When a word is described as a ‘generic’ term, it can no longer be registered or enforced as a trademark. It happens as brands or slogans become common place, and don’t differentiate any longer. The famous ugg boots case is a prime example – ‘ugg boots’ can no longer be ‘owned’ by anyone – it is a generic descriptive term for woollen boots. Another recent and interesting example is Apple, and the loss of the right to the iconic ‘i’ prefix.

I first pondered about this issue when Vegemite used the prefix in the name of its cheese-injected cousin – ‘isnack2.0’. I wondered – can Apple do anything about the use of the ‘i’, when it has been so iconic of their products for many years? Thankfully, the name only lasted a few weeks and the issue did not ever come to light. However, a small Sydney based company has brought the issue back on the IP agenda.

A small company called Wholesale Central (based in Sydney) has overcome a challenge by Apple to trademark the word DOPi (Ipod spelt backwards) for its range of laptop bags and cases for Apple products. The argument was that consumers would be confused in thinking they were purchasing an Apple product. However, the tribunal rejected Apple’s claim, saying that no such confusion would occur.

The ‘i’ prefix is much more common place that one would think – iSkin and iSoft are two other products using it, and I’m sure there would be many more. The word is, that thanks to this case, companies wishing to use the prefix are much more likely to get away with it.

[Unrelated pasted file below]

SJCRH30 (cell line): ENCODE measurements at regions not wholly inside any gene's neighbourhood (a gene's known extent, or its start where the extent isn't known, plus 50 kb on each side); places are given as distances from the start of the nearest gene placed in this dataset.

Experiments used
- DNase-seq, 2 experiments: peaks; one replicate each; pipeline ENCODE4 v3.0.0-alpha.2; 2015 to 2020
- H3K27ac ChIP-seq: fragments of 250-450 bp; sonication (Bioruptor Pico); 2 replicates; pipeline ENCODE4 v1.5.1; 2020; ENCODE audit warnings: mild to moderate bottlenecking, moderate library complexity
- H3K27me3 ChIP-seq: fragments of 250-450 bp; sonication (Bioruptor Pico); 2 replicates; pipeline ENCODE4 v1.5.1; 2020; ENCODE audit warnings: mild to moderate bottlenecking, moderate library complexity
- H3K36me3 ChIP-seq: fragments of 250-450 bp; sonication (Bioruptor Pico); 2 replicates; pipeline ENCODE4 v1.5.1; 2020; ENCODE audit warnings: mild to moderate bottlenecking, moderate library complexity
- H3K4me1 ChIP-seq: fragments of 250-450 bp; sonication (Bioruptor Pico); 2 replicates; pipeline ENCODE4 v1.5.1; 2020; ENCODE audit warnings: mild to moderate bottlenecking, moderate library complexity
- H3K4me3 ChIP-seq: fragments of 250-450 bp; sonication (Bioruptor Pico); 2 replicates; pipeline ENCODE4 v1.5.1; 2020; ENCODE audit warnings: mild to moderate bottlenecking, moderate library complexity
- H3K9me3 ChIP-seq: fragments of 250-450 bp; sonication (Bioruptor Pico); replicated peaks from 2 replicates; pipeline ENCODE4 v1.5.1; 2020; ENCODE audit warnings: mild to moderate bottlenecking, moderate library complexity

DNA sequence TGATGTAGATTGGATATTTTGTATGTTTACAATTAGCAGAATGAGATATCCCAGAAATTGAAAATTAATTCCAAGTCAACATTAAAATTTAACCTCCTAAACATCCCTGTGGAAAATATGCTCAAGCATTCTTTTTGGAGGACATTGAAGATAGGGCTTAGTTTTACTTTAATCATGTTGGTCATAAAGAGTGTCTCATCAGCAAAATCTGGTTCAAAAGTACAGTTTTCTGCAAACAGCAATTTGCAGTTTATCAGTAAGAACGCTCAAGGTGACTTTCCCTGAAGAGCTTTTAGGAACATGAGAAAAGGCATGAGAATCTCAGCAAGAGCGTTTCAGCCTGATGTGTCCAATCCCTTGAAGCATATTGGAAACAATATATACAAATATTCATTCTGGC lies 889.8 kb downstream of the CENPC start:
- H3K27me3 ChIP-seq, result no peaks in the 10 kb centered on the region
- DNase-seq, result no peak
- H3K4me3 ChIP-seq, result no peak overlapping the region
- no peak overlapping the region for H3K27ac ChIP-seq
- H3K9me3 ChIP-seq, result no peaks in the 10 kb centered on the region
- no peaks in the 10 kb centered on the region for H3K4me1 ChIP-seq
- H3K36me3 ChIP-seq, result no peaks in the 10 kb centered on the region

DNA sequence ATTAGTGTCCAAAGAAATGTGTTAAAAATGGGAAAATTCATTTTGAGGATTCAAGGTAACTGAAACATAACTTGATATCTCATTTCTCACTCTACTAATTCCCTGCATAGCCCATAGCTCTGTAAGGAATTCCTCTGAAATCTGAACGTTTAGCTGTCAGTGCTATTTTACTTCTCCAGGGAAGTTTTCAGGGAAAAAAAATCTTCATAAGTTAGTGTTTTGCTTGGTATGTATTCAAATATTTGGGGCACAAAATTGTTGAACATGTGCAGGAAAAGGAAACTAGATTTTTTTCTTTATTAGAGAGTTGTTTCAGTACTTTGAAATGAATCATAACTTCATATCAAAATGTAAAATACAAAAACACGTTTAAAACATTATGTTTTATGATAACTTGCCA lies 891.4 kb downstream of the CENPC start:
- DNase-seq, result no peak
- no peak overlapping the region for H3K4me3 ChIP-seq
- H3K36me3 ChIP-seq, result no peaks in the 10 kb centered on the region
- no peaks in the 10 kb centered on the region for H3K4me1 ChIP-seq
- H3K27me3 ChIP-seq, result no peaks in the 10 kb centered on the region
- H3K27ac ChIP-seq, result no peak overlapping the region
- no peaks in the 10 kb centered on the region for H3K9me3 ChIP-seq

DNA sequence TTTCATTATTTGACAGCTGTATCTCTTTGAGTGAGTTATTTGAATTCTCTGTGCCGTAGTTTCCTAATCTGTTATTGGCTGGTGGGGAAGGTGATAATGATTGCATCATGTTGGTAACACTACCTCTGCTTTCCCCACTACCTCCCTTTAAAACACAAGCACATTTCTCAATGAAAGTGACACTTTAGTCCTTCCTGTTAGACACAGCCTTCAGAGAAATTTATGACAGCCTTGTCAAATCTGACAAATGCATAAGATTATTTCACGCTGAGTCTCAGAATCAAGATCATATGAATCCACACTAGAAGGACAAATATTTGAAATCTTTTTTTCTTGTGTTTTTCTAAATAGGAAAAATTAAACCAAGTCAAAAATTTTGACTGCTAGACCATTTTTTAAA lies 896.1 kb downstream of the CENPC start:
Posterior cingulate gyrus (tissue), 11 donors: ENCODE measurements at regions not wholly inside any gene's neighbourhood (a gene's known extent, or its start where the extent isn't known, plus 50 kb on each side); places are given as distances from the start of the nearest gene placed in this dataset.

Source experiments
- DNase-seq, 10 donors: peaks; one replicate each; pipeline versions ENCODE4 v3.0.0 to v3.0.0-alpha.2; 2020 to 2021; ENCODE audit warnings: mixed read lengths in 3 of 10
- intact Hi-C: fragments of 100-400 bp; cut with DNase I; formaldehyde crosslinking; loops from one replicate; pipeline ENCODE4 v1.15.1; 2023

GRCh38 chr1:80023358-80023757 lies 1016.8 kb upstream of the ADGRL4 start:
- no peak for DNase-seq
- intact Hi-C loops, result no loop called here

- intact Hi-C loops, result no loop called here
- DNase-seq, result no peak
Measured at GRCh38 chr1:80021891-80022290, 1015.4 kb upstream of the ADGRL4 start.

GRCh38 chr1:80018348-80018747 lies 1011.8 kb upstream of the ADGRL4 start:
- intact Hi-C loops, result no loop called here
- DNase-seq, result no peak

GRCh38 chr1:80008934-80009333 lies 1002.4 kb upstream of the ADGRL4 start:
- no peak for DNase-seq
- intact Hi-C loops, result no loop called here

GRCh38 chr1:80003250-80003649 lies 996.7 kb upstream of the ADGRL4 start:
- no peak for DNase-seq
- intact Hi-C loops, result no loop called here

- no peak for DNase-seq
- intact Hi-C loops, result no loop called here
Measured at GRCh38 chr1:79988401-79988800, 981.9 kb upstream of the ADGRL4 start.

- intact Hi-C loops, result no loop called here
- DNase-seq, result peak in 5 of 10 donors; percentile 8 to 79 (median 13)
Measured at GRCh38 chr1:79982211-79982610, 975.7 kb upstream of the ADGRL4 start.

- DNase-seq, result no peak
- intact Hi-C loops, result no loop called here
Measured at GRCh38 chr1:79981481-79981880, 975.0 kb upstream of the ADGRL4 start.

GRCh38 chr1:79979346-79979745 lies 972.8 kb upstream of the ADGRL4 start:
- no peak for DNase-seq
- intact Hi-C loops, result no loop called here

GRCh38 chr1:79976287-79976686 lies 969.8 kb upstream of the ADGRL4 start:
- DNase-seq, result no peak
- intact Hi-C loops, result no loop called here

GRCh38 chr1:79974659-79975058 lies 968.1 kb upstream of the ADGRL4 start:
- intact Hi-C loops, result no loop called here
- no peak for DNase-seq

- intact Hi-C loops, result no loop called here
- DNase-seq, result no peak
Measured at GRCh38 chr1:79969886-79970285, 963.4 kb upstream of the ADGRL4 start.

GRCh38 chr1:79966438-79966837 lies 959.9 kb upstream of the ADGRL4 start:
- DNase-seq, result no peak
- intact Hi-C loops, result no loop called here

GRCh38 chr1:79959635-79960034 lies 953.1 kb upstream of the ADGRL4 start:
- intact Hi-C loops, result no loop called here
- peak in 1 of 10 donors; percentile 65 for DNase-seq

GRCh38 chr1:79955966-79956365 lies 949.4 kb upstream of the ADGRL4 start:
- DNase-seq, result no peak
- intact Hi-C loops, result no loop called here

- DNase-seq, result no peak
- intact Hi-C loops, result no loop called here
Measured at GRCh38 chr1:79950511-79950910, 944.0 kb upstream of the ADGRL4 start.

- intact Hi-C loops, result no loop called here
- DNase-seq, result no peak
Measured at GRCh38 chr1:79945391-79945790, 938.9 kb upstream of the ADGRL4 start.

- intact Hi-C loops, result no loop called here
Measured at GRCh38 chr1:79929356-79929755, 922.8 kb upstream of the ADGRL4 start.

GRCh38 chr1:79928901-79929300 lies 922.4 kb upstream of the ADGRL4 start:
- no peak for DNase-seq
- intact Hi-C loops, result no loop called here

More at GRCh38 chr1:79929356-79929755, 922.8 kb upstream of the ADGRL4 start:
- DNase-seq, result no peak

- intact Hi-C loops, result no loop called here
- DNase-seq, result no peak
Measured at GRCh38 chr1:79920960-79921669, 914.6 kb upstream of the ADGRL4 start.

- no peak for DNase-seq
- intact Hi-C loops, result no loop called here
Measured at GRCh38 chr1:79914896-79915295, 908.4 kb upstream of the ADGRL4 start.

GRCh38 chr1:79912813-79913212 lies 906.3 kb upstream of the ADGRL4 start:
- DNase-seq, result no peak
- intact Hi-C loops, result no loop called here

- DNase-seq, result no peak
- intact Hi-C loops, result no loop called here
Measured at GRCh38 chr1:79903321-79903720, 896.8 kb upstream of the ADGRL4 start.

I wonder whether Apple should be pleased with this development – that something they have created has become ‘generic’ – or whether they should be furious?

An issue which raised discussion in our boardroom recently is Google and how long it will take for the word to become ‘generic’ – meaning simply to search for or find out more information about something. The expression ‘google it’ has become so common place, that in July 2006, it was officially added to both the Merriam Webster Collegiate Dictionary as well as the Oxford English Dictionary, meaning, “to use the Google search engine to obtain information on the Internet.” But, I know for a fact that many people use the expression when Google is not their prime search engine. As I mention above, if the word no longer differentiates between one brand or supplier to another, then has it reached the ‘generic’ level?